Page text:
Selected Q&A from Bitcoin Stack Exchange
Bitcoin Stack Exchange is one of the first places Optech contributors look for answers to their questions—or when we have a few spare moments to help curious or confused users. In this monthly feature, we highlight some of the top-voted questions and answers posted since our last update.
● Why is witness data downloaded during IBD in prune mode? Pieter Wuille notes that for nodes running in prune mode, “the witness data that is both (a) before the assumevalid point and (b) sufficiently buried to be past the prune point, there is indeed little to gain from having it”. There is currently a draft PR open to address this and a PR Review Club covering the proposed change.
● Can Bitcoin’s P2P network relay compressed data? Pieter Wuille links to two mailing list discussions about compression (one about specialized compression for headers sync and one about general LZO-based compression) and points out that Blockstream Satellite uses a custom transaction compression scheme.
● How does one become a DNS seed for Bitcoin Core? User Paro explains the requirements for someone wanting to become a DNS seed to provide new nodes with initial peers.
● Where can I learn about open research topics in Bitcoin? Michael Folkson provides a variety of resources including Chaincode Labs Research and Bitcoin Problems, among others.
● What is the maximum size transaction that will be relayed by bitcoin nodes using the default configuration? Pieter Wuille points out Bitcoin Core’s 400,000 weight unit standardness policy rule, notes that it is not currently configurable, and explains the intended benefits of that limit including DoS protections.
● Understanding how ordinals work with in Bitcoin. What is exactly stored on the blockchain? Vojtěch Strnad clarifies that Ordinals Inscriptions do not use
OP_RETURN, but instead embed data into an unexecuted script branch using the
OP_PUSHDATAxopcodes similar to:
OP_0 OP_IF <data pushes> OP_ENDIF
● Why doesn’t the protocol allow unconfirmed transactions to expire at a given height? Larry Ruane references Satoshi on why it wouldn’t be prudent for transactions to have the seemingly useful ability to specify an expiration height, that is, a height after which the transaction, if not yet mined, is no longer valid (and therefore can’t be mined).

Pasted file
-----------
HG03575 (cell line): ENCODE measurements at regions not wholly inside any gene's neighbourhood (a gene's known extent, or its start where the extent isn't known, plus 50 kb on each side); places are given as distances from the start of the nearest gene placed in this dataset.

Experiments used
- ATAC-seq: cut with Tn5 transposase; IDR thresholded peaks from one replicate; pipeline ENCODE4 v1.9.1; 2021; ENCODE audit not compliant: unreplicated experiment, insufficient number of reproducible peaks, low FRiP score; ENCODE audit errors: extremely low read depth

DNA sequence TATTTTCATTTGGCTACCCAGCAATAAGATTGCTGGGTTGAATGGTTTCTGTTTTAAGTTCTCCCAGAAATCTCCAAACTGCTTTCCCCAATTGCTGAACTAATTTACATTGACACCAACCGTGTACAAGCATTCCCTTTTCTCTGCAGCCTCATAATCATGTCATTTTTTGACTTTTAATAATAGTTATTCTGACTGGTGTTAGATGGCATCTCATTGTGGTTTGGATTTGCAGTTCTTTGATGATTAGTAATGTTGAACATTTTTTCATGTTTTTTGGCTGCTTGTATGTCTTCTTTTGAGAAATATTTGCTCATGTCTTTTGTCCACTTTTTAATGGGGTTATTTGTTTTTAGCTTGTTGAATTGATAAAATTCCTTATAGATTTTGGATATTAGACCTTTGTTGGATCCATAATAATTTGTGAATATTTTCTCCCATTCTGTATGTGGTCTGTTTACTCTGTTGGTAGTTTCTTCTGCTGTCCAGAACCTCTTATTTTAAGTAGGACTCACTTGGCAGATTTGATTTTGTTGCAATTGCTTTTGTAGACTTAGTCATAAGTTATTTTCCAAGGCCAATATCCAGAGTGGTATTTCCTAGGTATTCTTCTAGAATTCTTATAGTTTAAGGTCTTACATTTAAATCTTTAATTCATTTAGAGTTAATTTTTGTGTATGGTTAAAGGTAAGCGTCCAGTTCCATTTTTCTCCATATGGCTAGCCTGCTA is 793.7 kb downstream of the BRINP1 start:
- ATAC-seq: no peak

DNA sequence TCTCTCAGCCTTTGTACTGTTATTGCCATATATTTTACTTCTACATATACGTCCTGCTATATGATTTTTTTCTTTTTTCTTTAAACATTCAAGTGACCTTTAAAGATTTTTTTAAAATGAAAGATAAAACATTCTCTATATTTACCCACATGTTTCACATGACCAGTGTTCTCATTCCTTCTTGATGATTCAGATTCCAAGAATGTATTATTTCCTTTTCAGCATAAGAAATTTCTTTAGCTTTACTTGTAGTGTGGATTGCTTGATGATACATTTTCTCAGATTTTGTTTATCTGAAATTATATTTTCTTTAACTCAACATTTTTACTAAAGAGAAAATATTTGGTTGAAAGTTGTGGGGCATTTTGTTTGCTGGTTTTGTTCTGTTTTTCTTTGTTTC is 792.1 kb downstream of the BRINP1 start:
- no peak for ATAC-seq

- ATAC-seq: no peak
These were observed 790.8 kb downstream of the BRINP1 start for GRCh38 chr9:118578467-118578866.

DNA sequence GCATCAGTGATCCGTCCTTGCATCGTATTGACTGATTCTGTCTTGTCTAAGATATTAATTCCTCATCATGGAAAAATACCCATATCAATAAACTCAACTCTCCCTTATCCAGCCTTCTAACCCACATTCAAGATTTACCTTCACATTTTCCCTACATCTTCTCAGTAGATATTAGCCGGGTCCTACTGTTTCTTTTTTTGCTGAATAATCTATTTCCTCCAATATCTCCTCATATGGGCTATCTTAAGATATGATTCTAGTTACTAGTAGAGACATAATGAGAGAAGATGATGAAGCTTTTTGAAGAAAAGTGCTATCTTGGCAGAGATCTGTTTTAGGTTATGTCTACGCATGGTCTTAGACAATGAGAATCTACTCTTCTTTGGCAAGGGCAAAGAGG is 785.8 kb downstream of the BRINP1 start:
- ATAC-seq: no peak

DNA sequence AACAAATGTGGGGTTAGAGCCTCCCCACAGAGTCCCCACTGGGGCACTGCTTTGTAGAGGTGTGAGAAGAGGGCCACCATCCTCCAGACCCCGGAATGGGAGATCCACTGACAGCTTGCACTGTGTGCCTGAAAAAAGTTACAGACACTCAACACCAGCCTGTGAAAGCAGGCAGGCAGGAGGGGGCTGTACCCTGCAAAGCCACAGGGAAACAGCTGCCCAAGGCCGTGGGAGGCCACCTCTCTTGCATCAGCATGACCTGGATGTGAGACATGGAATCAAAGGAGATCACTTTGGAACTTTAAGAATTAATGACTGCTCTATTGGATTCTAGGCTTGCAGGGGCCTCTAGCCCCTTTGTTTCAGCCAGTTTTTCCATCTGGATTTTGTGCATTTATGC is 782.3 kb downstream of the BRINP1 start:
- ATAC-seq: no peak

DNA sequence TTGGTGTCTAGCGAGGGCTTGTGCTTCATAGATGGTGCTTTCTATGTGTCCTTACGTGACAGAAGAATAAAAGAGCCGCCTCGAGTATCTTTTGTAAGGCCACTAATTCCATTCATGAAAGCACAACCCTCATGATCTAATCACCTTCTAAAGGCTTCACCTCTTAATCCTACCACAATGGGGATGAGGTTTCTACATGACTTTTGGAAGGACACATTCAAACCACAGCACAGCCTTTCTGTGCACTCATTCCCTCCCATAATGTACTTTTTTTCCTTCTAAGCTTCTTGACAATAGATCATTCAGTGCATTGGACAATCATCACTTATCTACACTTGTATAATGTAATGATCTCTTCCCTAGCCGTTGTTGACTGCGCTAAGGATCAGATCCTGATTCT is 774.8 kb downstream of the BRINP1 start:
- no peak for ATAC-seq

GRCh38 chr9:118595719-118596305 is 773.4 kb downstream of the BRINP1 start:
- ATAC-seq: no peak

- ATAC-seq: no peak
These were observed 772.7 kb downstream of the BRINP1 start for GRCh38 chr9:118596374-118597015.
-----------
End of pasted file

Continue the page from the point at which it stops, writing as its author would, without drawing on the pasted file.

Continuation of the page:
Releases and release candidates
New releases and release candidates for popular Bitcoin infrastructure projects. Please consider upgrading to new releases or helping to test release candidates.
● BDK 0.27.1 is a security update to fix a vulnerability that “sometimes […] allows an array-bounds overflow when large string were input into SQLite’s printf function”. Only software using BDK’s optional SQLite’s database feature needs to be updated. See the vulnerability report for additional details.
● Core Lightning 23.02rc3 is a release candidate for a new maintenance version of this popular LN implementation.
Notable code and documentation changes
Notable changes this week in Bitcoin Core, Core Lightning, Eclair, LDK, LND, libsecp256k1, Hardware Wallet Interface (HWI), Rust Bitcoin, BTCPay Server, BDK, Bitcoin Improvement Proposals (BIPs), and Lightning BOLTs.
● Bitcoin Core #24149 adds signing support for P2WSH-based miniscript-based output descriptors. Bitcoin Core will be able to sign any miniscript descriptor input if all the necessary preimages and keys are available and timelocks are satisfied. Some features are still missing for full Miniscript support in the Bitcoin Core wallet: the wallet cannot yet estimate the input weight for some descriptors before signing and cannot yet sign PSBTs in some edge-cases. Miniscript support for P2TR outputs is also still pending.
● Bitcoin Core #25344 updates the
psbtbumpfeeRPCs for creating Replace By Fee (RBF) fee bumps. The update allows specifying outputs for the replacement tranaction. The replacement may contain a different set of outputs than the transaction being replaced. This can be used to add new outputs (e.g. for iterative payment batching) or to remove outputs (e.g. for attempting to cancel an unconfirmed payment).
● Eclair #2596 limits the number of times a peer attempting to open a dual funded channel can RBF fee bump the channel open transaction before the node won’t accept any further attempted updates. This is motivated by the node needing to store data about all possible versions of the channel open transaction, so allowing unlimited fee bumps could be a problem. Normally, the number of fee bumps that can be created is bounded in practice by the need for each replacement to pay additional transaction fees. However, the dual funding protocol expects a node to store even those fee bumps it can’t fully validate, meaning an attacker could create an unlimited number of invalid fee bump transactions that will never confirm and never cost it any transaction fees.
● Eclair #2595 continues the project’s work on adding support for splicing, in this case with updates to the functions used for constructing transactions.
● Eclair #2479 adds support for paying offers in the following flow: a user receives an offer, tells Eclair to pay it, Eclair uses the offer to fetch an invoice from the receiver, verifies the invoice contains the expected parameters, and pays the invoice.
● LND #5988 adds a new optional probability estimator for finding payment paths. It is partly based on previous pathfinding research (see Newsletter #192) with additional input from other approaches.
● Rust Bitcoin #1636 adds a
predict_weight()function. Input to the function is a template for the transaction to construct; output is the expected weight of the transaction. This is especially useful for fee management: to determine which inputs need to be added to a transaction, the fee amount needs to be known, but to determine the fee amount, the size of the transaction needs to be known. The function can provide a reasonable size estimate without actually having to construct a candidate transaction.